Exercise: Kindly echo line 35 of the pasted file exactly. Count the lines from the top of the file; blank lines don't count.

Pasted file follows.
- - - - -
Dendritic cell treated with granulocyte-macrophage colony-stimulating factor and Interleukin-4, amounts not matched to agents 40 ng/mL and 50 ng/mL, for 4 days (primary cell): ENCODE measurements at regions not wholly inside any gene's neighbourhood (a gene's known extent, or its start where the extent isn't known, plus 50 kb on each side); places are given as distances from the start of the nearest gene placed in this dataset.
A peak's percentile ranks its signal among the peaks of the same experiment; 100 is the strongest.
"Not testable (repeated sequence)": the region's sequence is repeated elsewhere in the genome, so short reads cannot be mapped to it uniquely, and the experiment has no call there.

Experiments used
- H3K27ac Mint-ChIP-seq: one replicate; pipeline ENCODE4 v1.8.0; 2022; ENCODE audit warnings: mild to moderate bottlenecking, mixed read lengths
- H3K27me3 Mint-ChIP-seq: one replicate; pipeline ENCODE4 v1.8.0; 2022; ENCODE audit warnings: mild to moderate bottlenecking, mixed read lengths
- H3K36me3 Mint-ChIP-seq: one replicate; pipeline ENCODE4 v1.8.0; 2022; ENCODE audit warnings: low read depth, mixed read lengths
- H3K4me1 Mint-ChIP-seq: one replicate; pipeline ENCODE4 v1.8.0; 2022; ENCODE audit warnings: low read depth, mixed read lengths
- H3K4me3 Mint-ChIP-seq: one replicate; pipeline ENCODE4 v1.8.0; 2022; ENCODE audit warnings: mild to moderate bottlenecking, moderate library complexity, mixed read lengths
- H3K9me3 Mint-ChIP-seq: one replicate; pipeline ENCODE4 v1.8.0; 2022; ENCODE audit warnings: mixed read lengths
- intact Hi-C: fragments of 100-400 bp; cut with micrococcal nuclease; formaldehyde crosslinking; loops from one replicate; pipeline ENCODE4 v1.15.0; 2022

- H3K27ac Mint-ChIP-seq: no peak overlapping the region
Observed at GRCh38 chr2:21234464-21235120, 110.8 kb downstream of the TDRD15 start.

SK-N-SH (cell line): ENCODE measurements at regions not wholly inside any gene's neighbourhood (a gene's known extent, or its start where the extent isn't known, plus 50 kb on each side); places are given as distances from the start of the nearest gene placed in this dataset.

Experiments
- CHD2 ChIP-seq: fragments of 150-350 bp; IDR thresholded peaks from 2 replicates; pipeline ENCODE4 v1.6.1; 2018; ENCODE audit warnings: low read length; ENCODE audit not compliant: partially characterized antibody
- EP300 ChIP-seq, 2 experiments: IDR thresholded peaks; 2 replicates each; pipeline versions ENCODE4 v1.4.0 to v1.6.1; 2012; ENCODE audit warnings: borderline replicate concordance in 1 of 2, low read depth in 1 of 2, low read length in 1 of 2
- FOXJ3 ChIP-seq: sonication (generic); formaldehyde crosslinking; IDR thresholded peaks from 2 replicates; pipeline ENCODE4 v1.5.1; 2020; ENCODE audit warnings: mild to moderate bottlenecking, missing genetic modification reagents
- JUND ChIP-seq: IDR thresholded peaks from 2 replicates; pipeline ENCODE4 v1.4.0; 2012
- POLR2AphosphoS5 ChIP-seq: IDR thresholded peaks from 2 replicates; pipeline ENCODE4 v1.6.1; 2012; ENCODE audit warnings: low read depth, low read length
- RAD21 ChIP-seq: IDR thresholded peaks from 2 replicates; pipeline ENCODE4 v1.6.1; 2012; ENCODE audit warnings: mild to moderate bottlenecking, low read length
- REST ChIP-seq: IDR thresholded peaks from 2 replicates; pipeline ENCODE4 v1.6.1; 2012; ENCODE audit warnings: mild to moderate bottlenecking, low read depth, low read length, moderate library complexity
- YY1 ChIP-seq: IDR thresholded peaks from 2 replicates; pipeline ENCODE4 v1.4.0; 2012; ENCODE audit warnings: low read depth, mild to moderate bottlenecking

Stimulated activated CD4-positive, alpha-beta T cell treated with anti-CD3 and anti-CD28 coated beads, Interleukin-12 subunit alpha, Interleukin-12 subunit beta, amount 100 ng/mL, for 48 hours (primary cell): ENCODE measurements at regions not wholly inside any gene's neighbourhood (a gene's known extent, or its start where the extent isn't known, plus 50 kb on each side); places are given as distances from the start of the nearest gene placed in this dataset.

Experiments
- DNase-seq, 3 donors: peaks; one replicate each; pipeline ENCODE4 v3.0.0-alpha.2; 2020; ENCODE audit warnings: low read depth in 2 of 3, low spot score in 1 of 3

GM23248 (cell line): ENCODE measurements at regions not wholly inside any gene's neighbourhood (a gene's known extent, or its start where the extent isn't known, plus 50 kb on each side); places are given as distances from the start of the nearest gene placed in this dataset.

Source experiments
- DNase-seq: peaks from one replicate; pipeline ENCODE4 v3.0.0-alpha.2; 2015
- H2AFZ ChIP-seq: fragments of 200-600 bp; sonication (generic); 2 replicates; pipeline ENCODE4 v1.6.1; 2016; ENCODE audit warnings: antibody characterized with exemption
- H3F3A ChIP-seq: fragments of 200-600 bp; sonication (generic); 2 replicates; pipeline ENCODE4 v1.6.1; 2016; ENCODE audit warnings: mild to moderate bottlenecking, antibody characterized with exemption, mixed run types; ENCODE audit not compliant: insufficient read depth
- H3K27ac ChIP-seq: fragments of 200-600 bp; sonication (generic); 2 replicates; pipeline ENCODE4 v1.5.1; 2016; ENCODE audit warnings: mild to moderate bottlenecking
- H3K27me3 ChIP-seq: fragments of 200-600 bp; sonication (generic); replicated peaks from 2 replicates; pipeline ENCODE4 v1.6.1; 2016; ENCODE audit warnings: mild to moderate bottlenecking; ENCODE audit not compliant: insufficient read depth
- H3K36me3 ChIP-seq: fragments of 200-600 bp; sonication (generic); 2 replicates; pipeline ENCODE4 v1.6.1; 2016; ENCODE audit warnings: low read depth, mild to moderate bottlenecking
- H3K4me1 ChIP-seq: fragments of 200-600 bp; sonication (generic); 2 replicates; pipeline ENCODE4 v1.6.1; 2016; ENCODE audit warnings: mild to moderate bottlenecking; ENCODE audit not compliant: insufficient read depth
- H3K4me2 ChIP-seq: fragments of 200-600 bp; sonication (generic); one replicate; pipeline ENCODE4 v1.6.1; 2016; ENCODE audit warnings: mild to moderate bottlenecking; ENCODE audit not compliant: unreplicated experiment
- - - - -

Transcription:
- H3K4me1 ChIP-seq: fragments of 200-600 bp; sonication (generic); 2 replicates; pipeline ENCODE4 v1.6.1; 2016; ENCODE audit warnings: mild to moderate bottlenecking; ENCODE audit not compliant: insufficient read depth